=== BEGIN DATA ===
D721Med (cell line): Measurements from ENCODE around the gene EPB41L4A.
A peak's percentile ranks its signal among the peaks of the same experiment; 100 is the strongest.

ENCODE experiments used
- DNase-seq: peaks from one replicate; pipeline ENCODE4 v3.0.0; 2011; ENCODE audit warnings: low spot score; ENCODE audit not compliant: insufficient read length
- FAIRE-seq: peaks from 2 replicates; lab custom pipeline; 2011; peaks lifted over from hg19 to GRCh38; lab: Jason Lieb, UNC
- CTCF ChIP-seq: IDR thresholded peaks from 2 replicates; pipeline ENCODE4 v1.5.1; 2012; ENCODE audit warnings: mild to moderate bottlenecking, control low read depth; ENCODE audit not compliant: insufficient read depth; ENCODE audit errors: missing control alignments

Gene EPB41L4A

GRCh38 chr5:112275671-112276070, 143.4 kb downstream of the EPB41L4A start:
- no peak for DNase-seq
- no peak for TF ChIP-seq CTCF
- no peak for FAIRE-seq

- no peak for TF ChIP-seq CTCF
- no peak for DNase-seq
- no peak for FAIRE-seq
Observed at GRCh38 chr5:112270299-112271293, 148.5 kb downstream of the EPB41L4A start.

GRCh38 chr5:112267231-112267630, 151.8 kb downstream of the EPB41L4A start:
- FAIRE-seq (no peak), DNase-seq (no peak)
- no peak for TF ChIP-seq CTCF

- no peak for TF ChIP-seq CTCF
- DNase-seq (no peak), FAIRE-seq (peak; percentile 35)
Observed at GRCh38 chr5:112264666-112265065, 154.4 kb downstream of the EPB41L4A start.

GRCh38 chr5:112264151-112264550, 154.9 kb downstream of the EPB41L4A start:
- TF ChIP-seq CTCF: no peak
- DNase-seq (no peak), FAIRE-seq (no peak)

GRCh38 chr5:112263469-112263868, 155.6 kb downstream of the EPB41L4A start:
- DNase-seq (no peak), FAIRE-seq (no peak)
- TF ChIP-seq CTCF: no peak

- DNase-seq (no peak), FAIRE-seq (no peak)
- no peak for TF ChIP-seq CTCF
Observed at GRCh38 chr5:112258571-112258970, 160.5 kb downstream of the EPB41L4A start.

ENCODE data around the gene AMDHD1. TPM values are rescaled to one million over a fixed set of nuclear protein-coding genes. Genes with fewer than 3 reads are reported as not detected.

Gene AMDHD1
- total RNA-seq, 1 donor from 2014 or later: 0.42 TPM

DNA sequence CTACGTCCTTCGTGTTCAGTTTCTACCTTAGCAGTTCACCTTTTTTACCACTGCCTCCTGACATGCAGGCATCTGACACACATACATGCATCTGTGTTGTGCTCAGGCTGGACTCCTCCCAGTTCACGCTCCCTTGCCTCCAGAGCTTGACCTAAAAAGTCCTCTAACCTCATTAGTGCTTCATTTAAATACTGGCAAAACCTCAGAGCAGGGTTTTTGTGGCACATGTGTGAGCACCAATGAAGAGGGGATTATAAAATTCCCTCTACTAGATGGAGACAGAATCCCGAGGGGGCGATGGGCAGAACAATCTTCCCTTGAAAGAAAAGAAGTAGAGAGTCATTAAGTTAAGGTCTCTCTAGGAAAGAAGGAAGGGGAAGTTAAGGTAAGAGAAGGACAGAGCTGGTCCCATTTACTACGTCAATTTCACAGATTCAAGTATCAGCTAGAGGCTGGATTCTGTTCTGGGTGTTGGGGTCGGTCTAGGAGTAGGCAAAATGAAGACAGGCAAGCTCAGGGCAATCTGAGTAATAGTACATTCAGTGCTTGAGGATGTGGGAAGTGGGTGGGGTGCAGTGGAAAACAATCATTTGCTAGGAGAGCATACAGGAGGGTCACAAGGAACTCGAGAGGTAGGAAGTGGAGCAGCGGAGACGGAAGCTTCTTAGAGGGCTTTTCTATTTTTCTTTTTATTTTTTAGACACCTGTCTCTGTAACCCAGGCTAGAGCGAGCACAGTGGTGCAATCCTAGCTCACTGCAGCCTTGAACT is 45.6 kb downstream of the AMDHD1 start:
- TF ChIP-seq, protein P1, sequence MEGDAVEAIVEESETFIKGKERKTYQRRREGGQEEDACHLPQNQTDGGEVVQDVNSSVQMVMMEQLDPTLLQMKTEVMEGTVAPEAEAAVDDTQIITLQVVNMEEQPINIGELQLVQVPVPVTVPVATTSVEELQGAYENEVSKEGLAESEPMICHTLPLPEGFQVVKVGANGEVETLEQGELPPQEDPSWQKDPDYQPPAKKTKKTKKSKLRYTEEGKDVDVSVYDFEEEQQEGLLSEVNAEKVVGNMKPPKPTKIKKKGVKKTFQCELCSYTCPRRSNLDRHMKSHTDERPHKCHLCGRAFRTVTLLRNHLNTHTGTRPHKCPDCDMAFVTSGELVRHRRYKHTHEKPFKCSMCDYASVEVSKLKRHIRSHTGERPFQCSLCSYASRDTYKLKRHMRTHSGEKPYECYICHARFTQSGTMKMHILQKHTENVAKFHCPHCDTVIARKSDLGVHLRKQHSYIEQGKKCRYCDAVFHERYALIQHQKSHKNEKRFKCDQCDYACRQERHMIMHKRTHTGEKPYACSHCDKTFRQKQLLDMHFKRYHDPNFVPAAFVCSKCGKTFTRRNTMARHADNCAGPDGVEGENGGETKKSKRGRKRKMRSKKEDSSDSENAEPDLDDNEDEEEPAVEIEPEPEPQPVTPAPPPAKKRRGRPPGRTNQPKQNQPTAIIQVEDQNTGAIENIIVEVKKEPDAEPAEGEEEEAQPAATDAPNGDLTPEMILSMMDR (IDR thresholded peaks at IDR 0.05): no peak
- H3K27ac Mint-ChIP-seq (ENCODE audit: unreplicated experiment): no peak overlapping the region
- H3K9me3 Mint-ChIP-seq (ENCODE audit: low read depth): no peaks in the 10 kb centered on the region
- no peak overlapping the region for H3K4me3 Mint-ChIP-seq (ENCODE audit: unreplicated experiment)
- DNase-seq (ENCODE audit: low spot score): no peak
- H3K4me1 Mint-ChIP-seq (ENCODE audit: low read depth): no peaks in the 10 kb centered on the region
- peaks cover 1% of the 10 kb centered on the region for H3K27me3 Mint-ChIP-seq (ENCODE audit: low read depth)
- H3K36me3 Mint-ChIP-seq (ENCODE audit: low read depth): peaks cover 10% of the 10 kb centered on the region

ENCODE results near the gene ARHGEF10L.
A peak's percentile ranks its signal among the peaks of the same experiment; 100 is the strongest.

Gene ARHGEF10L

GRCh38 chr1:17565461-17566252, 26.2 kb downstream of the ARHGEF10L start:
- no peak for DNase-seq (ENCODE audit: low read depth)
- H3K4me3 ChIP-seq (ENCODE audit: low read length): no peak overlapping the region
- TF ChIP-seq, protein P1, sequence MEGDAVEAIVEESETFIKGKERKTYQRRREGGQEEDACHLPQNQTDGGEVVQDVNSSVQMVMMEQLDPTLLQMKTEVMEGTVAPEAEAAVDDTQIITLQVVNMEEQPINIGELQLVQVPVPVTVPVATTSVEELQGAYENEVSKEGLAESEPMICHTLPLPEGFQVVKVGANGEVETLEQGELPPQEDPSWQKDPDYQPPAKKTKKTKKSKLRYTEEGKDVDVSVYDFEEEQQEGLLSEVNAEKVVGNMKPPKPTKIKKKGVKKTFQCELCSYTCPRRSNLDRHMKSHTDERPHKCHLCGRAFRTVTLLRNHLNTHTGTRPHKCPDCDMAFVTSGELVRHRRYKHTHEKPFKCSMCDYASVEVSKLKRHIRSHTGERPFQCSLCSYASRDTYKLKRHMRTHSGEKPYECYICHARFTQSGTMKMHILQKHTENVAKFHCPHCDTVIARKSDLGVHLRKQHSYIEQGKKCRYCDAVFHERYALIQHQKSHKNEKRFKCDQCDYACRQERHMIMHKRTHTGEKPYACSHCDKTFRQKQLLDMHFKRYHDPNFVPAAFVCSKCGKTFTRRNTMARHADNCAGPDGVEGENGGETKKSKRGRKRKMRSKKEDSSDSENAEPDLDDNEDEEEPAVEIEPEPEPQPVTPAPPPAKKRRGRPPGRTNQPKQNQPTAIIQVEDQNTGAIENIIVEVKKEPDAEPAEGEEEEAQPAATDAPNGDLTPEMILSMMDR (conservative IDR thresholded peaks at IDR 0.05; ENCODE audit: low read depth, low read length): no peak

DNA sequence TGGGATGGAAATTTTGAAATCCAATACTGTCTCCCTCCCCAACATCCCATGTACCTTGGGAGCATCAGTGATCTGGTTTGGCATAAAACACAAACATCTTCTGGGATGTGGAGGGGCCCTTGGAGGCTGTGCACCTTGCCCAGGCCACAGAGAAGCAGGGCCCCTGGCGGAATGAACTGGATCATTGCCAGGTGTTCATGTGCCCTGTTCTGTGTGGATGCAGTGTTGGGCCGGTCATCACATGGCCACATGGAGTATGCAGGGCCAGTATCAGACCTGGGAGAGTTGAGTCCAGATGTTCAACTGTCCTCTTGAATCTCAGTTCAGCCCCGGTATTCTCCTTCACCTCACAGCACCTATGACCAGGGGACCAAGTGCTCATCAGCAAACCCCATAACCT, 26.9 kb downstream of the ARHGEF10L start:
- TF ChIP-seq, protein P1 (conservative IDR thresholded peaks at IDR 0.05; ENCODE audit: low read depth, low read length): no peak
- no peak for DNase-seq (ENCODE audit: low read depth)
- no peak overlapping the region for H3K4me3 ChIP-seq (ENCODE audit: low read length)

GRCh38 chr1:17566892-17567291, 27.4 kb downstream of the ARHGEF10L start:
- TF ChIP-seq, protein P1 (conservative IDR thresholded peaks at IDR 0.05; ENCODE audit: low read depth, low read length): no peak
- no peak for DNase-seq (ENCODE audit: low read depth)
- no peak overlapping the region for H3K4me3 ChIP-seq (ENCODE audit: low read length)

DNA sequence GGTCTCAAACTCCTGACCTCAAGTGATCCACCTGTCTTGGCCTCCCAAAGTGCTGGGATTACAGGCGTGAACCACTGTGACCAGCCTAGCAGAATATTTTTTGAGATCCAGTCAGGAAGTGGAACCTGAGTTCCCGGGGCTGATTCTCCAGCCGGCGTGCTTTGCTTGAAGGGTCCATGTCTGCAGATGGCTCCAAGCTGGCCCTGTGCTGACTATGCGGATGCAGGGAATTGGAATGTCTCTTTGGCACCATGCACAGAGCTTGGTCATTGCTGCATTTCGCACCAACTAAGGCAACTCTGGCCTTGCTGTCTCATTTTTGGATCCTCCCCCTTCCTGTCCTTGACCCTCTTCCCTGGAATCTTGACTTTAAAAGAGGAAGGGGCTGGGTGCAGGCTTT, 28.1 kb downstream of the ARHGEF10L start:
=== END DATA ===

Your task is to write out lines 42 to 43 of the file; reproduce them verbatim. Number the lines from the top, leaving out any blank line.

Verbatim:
- H3K36me3 Mint-ChIP-seq (ENCODE audit: low read depth): peaks cover 10% of the 10 kb centered on the region

ENCODE results near the gene ARHGEF10L.